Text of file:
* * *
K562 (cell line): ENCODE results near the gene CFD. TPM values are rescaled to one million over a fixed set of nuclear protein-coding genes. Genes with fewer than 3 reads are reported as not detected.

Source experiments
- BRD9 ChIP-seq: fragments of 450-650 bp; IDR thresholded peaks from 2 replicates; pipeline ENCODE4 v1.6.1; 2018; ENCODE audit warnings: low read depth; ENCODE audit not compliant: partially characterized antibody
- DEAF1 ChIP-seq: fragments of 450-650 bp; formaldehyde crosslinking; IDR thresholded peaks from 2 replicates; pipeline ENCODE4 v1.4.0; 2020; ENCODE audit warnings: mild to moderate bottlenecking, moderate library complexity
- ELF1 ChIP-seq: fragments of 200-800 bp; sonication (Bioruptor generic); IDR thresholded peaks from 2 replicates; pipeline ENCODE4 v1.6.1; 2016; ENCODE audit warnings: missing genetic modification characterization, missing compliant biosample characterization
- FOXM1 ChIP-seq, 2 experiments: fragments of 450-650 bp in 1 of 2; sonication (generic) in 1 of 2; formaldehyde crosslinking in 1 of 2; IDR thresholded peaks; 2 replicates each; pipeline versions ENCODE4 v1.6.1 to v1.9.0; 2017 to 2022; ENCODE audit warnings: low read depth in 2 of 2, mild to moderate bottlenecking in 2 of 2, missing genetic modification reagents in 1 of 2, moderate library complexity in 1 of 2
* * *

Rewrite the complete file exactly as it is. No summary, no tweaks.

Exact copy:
K562 (cell line): ENCODE results near the gene CFD. TPM values are rescaled to one million over a fixed set of nuclear protein-coding genes. Genes with fewer than 3 reads are reported as not detected.

Source experiments
- BRD9 ChIP-seq: fragments of 450-650 bp; IDR thresholded peaks from 2 replicates; pipeline ENCODE4 v1.6.1; 2018; ENCODE audit warnings: low read depth; ENCODE audit not compliant: partially characterized antibody
- DEAF1 ChIP-seq: fragments of 450-650 bp; formaldehyde crosslinking; IDR thresholded peaks from 2 replicates; pipeline ENCODE4 v1.4.0; 2020; ENCODE audit warnings: mild to moderate bottlenecking, moderate library complexity
- ELF1 ChIP-seq: fragments of 200-800 bp; sonication (Bioruptor generic); IDR thresholded peaks from 2 replicates; pipeline ENCODE4 v1.6.1; 2016; ENCODE audit warnings: missing genetic modification characterization, missing compliant biosample characterization
- FOXM1 ChIP-seq, 2 experiments: fragments of 450-650 bp in 1 of 2; sonication (generic) in 1 of 2; formaldehyde crosslinking in 1 of 2; IDR thresholded peaks; 2 replicates each; pipeline versions ENCODE4 v1.6.1 to v1.9.0; 2017 to 2022; ENCODE audit warnings: low read depth in 2 of 2, mild to moderate bottlenecking in 2 of 2, missing genetic modification reagents in 1 of 2, moderate library complexity in 1 of 2